They will hold on to those stories, sometimes because it is the only story that they know and it’s much easier to believe in the story that you know than to try to create a better story where there may be unexpected surprises even if some of the surprises include very pleasant ones.

One of my favorite books is entitled The Inner Voice of Love: A Journey Through Anguish To Freedom by Henri Nouwen. It was given to me as a gift several years ago and I have since given it away, brought it again and given it away again no less than eight times.

The first passage in that book is called Work Around Your Abyss and it says:

There is a deep hole in your being, like an abyss. You
will never succeed in filling that hole, because your
needs are inexhaustible. You have to work around it
so that gradually the abyss closes.
Since the hole is so enormous and your anguish
so deep, you will always be tempted to flee from it.
There are two extremes to avoid: being completely
absorbed in your pain and being distracted by so
many things that you stay far away from the wound
you want to heal.

When I first read that passage about six years ago, I almost cried because I felt like it was talking directly to me. I was holding on to a lot of pain and not doing anything about it. Pain about my fathers death, pain about our relationship, pain about the romantic relationship I was in and fear of not being completely loved and fear of failure.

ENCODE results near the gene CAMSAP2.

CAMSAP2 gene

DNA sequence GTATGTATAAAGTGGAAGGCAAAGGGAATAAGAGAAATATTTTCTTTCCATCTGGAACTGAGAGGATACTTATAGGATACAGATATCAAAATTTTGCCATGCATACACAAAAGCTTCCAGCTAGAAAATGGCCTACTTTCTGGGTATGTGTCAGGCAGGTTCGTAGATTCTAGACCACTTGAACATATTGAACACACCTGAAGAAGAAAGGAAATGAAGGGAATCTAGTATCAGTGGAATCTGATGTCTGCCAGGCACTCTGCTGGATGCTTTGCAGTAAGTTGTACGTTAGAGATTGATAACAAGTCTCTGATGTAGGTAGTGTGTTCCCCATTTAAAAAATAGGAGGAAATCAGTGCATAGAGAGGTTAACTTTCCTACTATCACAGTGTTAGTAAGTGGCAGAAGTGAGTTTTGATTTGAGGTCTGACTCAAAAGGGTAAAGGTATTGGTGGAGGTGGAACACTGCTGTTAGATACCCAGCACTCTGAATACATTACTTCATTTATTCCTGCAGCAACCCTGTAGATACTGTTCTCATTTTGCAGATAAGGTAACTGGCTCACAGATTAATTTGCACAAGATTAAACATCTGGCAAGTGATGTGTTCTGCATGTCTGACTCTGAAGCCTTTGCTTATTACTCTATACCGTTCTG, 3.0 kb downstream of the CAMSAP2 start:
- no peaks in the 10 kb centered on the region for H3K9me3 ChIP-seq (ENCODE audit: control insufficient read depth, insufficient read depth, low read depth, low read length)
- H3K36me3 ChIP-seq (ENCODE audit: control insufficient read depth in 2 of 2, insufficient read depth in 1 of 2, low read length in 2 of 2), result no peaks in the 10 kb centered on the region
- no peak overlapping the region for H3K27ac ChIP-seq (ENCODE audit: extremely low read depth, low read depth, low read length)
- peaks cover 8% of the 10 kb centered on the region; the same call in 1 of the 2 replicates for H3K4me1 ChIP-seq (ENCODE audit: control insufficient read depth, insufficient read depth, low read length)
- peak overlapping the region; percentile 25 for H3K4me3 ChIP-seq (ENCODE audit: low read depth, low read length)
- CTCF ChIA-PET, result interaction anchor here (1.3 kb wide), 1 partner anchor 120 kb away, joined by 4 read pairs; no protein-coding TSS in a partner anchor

Holding on to and not addressing those pains was leading to anxiety, depression, low self-esteem and agitation. It was until I read this passage that I started to address and work around my abyss which slowly, but surely started to close and this passage is probably the #1 reason I have shared this book so many times with people who have shared some of their pain with me.

All of us have issues, or what I like to call “stuff”, but it doesn’t have to define us and we don’t have to wear it like a scarlet letter nor pretend like it’s not there. We define ourselves and our situations, our situations do not define us. Let’s all make a commitment to start working around our abyss so that we can start living fully and completely, the way we were all meant to live.

Change And Inertia: Embarking On A New Adventure

6a00d8341d537753ef00e55133a7c08833-800wiI hate change, which I know is probably strange for me to say because during my therapy sessions I do a lot of what is called change talk, which is talking about and encouraging change. I generally consider myself to be an agent of change as I guide my clients through the stages of change, but I myself have always had issues with change. I don’t like it.

Some people love change and I always admire those people. They love new adventures, they adapt quickly, and never seem to get stuck in a rut or dead end job. They seem to just be wired differently and indeed, the ease to which people accept or don’t accept change is a personality trait known as the Openness trait and some people are naturally more open than others to change.

My fear of change over the years has cost me a lot. It has kept me at jobs I should have moved on from for far too long and in relationships I should have left for far too long. It has also kept me from experiencing many pleasures and probably some pains and failures, otherwise known as learning experiences and opportunities to grow.